Patients coinfected with HIV and hepatitis C have higher rates of liver decompensation compared with patients with hepatitis C monoinfection, despite the use of antiretroviral therapy, according to new study results.
HCV occurs in 10% to 30% of HIV-infected patients, according to researchers. Studies have suggested that ART slows the progression of HCV-related liver fibrosis, but rates of hepatic decompensation and other severe liver events among coinfected patients receiving ART have so far remained unclear.
“Our results suggest that serious consideration should be given to initiating hepatitis C treatment in patients coinfected with HIV and hepatitis C — particularly among those with advanced liver fibrosis or cirrhosis — in order to try to reduce the risk of serious, potentially life-threatening liver complications,” Vincent Lo Re III, MD, of the Penn Center for AIDS Research at the University of Pennsylvania, said in a press release. “By taking action sooner, we may be able to reduce the risk of advanced liver disease in coinfected patients.”
Vincent Lo Re III
Lo Re and colleagues used patient health records to compare the incidence of hepatic decompensation between 4,280 coinfected patients who recently initiated ART and 6,079 HCV-monoinfected patients receiving care between 1997 and 2010. All patients in the study had detectable HCV RNA and were HCV treatment-naive. Hepatic decompensation was determined through diagnoses of ascites, spontaneous bacterial peritonitis or esophageal variceal hemorrhage. The researchers also examined factors associated with developing decompensation.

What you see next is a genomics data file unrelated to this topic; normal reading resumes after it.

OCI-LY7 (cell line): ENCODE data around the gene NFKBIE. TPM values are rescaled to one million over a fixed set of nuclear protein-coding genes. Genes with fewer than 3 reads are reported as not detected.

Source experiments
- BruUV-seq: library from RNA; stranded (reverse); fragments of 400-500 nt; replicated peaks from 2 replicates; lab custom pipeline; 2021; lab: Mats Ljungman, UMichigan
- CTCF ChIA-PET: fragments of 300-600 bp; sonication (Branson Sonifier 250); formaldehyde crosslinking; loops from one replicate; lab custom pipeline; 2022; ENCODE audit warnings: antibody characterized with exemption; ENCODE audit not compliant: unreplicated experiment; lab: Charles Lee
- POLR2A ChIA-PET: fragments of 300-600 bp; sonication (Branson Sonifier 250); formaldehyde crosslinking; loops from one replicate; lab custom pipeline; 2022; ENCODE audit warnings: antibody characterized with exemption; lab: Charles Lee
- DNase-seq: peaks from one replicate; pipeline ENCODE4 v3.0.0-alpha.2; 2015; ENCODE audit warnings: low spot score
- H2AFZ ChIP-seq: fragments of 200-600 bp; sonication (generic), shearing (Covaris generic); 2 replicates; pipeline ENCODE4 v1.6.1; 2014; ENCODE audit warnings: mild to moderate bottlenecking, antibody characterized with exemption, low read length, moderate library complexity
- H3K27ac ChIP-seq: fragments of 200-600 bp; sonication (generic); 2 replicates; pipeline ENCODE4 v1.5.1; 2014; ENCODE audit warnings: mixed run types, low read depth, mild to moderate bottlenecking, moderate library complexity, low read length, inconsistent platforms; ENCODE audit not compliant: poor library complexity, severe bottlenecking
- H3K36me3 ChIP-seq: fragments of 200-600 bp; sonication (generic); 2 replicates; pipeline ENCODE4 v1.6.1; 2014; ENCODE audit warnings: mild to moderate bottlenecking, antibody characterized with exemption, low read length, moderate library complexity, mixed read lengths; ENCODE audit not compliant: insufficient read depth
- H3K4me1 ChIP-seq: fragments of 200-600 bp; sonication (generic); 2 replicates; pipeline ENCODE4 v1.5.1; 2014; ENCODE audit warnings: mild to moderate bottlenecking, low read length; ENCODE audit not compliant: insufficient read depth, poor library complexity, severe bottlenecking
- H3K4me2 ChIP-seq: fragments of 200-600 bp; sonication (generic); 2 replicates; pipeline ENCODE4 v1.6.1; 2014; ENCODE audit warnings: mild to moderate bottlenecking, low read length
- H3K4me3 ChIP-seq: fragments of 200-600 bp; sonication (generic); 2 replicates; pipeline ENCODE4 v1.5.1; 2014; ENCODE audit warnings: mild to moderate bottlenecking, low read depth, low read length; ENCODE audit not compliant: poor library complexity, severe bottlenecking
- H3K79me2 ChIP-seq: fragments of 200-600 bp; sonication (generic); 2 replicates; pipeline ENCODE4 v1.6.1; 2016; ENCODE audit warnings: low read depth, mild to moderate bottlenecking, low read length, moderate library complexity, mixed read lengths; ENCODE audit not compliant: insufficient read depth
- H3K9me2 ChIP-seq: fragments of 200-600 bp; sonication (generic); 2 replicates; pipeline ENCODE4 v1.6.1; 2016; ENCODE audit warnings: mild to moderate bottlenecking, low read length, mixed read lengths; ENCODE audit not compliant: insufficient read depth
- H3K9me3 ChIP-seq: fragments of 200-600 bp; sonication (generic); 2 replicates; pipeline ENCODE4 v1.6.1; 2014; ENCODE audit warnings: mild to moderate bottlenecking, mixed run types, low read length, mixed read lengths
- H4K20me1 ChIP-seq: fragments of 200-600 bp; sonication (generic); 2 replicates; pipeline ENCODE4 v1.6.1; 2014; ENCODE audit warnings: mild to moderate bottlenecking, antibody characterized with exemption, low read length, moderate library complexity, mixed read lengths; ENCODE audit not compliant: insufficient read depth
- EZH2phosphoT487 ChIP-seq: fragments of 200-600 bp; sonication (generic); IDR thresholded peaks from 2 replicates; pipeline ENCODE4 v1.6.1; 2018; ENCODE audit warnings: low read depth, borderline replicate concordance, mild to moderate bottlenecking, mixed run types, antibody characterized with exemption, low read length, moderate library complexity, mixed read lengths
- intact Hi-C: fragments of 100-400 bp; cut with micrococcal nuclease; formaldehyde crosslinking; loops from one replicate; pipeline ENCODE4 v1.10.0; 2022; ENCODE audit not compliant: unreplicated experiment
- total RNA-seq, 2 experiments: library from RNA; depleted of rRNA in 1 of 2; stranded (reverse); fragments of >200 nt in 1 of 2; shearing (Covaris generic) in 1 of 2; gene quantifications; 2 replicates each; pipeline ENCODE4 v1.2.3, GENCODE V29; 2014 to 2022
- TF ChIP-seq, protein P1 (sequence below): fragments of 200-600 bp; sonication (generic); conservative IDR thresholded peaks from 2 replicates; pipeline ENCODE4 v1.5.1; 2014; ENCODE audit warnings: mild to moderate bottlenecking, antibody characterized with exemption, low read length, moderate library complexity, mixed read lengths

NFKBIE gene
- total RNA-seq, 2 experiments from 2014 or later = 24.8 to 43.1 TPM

At 10 years, the incidence of hepatic decompensation was greater among coinfected patients than monoinfected patients (7.4% vs. 4.8%; P<.001). Even after controlling for death as a potential confounder, the researchers discovered that coinfected patients on ART had a higher rate of decompensation (HR=1.56; 95% CI, 1.31-1.86). Coinfected patients with HIV RNA levels <1,000 copies/mL still had higher rates of hepatic decompensation than monoinfected patients (HR=1.44; 95% CI, 1.05-1.99).
Factors associated with higher rates of decompensation among HIV/HCV coinfected patients included advanced hepatic fibrosis (HR=5.45; 95% CI, 3.79-7.84), severe anemia (HR=2.24; 95% CI, 1.2-4.20), diabetes (HR=1.88; 95% CI, 1.38-2.56) and race other than black (HR=2.12; 95% CI, 1.65-2.72).
Additional analyses indicated that death was twice as common among coinfected patients vs. monoinfected patients (32.9% vs. 15.4%; P<.001), with HIV/AIDS (46.3%) as the most common underlying cause. Liver disease (20.1%) was the most common cause of death in monoinfected patients, according to the researchers.
“Clinicians should address modifiable risk factors and consider treatment of HCV infection in coinfected patients to reduce rates of hepatic decompensation,” the researchers concluded.
Disclosure: See the study for a full list of financial disclosures.